Cats and milk seem like a natural combination. The classic image of a cat licking a saucer of cream or farm kittens enjoying fresh milk from a cow has appeared in literature and art for decades, and you’ve probably seen it at home and on the farm. Yet this picturesque image doesn’t tell the whole story.
As mammals, we all share a common start drinking mother’s milk. After weaning from Mom’s milk to solid foods, most mammals stop drinking milk, and many can experience gastrointestinal upset after ingesting dairy products.
How Lactose Affects Cats
Milk contains a carbohydrate called lactose, which is a disaccharide sugar made up of galactose and glucose and found in all types of milk, in varying percentages in each species, says Sara Witherell, a board-certified associate veterinarian at Animal Kind Veterinary Hospital in Brooklyn, New York. Kittens, like other baby mammals, have an inborn ability to break down lactose because their bodies produce the enzyme lactase, which splits lactose into single sugars, thus helping them digest lactose.
To some degree, all species lose the ability to break down lactose as they age, Witherell says, adding that when kittens wean, at around 4 to 6 weeks of age, their ability to break down lactose lowers.
“Between weaning and 6 months of age, they’ve lost this ability to produce the enzyme lactase and break down lactose,” she says. When the body produces less lactase, it has less ability to digest lactose, and that’s when you might start seeing signs of lactose intolerance. Also, once the body stops producing lactase, it never re-starts.
When a lactose-intolerant cat ingests dairy, the undigested lactose pulls a lot of water into the intestines and bacteria ferment the undigested sugars, says Ann Hill, a board-certified veterinarian at Canfield Vet, Dog and Cat Hospital in Pittsford, New York. The results are stomach upset, gas, cramping, bloating and diarrhea—usually within eight to 12 hours of ingesting the dairy product.
This is different from a cat food allergy or allergic reaction. With allergies, the body views a substance as an invader and the immune system attacks. The symptoms generally show up on the skin as rashes and itchiness. The response also intensifies each time the body is exposed to that allergen. Intolerance symptoms only last as long as the item—lactose, in this case—remains in the body. Once digested or expelled, the symptoms cease.
Cats And Dairy: An Inescapable Attraction
Most cats I’ve lived with are attracted to milk products, wanting at least a look and sniff at what I’m eating, and some even help themselves to a taste. Open some cheese or ice cream and my Manx cat Tripper would race over and insist on checking it out, and sometimes he acted like he wanted some for himself.
After offering him tiny tastes in his cat food bowl on several occasions, however, I learned that beyond a sniff and a lick, Tripper’s enthusiasm quickly disappeared, and he would leave the “treat” behind. But I’ve watched my parent’s and friends’ cats lap up milk from a cereal bowl or the yogurt remnants from a small container with no signs of intolerance.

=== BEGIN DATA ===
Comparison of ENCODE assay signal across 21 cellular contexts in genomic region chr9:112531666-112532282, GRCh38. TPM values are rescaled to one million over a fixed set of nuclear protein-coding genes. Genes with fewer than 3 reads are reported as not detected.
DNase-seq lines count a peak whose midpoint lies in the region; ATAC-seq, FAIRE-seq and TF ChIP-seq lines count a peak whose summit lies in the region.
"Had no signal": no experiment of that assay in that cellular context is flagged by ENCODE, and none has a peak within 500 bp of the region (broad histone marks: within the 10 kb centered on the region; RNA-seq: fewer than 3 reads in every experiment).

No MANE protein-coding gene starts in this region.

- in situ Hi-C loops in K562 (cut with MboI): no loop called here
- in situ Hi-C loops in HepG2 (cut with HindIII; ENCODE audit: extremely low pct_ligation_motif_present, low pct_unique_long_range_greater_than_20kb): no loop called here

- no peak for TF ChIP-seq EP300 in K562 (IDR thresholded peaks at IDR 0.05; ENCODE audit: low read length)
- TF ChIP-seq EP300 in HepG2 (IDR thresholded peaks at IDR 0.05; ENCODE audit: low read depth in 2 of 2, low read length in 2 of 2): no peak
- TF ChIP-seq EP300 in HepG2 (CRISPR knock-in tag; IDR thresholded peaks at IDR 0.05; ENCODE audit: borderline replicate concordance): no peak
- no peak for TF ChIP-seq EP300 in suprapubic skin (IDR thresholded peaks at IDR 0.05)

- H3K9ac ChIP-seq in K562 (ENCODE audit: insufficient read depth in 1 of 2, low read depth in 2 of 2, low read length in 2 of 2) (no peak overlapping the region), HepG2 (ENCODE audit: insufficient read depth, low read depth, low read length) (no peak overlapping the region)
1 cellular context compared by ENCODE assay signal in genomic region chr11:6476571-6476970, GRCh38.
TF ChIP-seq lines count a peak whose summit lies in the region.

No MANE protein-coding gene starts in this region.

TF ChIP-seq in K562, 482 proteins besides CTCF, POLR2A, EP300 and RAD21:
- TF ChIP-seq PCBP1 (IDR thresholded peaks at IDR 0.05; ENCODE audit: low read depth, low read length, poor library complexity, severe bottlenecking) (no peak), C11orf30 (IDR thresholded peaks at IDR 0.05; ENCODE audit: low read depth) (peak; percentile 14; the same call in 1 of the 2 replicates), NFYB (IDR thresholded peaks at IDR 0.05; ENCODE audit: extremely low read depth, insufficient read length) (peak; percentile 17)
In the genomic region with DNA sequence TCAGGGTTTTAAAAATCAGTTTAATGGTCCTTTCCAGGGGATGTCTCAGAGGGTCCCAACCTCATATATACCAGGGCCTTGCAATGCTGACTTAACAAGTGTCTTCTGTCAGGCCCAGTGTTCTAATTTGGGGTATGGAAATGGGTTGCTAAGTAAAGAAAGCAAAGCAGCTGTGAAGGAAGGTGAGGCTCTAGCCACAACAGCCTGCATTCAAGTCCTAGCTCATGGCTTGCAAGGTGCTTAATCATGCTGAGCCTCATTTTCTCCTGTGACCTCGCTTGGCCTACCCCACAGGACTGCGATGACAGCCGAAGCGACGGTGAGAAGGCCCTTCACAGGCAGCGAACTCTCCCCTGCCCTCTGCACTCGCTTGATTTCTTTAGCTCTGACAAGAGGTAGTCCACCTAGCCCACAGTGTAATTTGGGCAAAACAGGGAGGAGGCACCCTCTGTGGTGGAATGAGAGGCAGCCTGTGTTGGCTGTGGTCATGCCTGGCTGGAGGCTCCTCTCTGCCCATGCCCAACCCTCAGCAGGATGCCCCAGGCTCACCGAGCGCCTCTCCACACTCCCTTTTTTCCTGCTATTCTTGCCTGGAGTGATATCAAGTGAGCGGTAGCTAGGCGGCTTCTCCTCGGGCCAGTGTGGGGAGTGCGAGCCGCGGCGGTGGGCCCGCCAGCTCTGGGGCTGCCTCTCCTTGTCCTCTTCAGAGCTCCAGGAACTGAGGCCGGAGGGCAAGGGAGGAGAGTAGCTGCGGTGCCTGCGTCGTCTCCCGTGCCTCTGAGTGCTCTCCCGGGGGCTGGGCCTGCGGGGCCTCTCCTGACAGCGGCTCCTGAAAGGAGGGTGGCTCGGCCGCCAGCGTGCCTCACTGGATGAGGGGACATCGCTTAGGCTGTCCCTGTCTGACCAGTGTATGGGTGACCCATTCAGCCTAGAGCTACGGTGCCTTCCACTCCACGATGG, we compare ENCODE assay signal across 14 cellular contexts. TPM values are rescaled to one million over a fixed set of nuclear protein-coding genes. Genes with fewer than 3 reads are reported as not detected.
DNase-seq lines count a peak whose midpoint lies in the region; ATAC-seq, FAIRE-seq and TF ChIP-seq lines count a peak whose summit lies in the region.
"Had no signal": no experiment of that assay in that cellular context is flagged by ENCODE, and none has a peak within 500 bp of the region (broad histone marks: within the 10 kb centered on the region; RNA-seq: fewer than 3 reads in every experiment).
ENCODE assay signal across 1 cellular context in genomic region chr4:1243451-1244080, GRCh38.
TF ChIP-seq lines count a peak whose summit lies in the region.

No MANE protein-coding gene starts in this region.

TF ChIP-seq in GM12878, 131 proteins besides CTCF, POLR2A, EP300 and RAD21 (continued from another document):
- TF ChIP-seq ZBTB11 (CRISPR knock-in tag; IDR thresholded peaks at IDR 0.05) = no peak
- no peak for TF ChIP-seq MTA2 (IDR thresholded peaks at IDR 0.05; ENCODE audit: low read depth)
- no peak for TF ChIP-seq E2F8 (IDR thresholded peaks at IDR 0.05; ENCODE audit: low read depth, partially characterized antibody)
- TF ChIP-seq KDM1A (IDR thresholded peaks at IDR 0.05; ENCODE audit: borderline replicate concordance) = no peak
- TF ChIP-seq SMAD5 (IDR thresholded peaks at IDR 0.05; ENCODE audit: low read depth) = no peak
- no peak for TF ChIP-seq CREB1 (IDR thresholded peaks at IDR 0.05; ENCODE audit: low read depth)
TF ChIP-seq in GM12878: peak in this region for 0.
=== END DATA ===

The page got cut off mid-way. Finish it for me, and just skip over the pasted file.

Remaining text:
“Cats like dairy because they are drawn to protein and to fat, so if something tastes fatty to them, it generally tastes good to them,” Hill says.
Veterinarians agree that foods like milk, yogurt, cheese and other items with lactose are not necessary for a balanced diet for adult cats and should be avoided if the cat has irritable bowel syndrome or inflammatory disease in their intestines, because the lactose will upset the cat’s system.
“Because a large percentage of cats are not lactose tolerant, and these foods can unbalance their diet because of the fat and protein content, it’s not the best option,” Witherell says.
However, she adds that little bits are probably OK if the item has a low percentage of lactose and is not disrupting protein and fat levels in the cat’s diet.
The chemical makeup of lactose is the same in all milks, from human to cow to cat, but the percentages vary for each species, Witherell explains. For example, human milk contains about 6 to 7 percent lactose, while cow, goat, sheep and cat milk contains about 4 to 5 percent.
Some milk products, such as butter, some ice creams and cheeses, actually contain much less lactose than the fluid milk itself because fermentation and other processes break down the lactose in some foods making them more tolerable than others. Cottage and cream cheese, for example, contain about 1 to 3 percent lactose.
In Hill’s experience, most cat owners offer such small quantities it doesn’t affect their pets.
“If your cat likes these treats, I recommend feeding them a lactose-free milk,” she says. “There is milk marketed for cats, and that’s a better bet.”
And Witherell says lactose intolerance doesn’t come up clinically very often.
“In general, I tell people to stick with products formulated for cats, but they really don’t need it,” she says. “Just offer a well-balanced diet beyond weaning age.”
Wise Treats For Your Cat
If you want to give your cat dairy treats, but you aren’t sure she can tolerate dairy products, experts recommend offering your cat a very small amount, like a tablespoon or two of milk, and watching for symptoms. If no symptoms present up to a day afterward, she probably will be fine with an occasional milk treat.
You also can try small quantities of cheese, yogurt and other cultured dairy products to further minimize the chances of an intolerance reaction.
Because dairy, milk replacers and similar products do not replace a balanced diet, and they add calories, protein and fat to your cat’s current diet, remember to count them as part of your cat’s daily calorie intake to prevent overfeeding and other health issues.
By: Sandy Chebat
Feature Image: marzena_cytacka/iStock/Thinkstock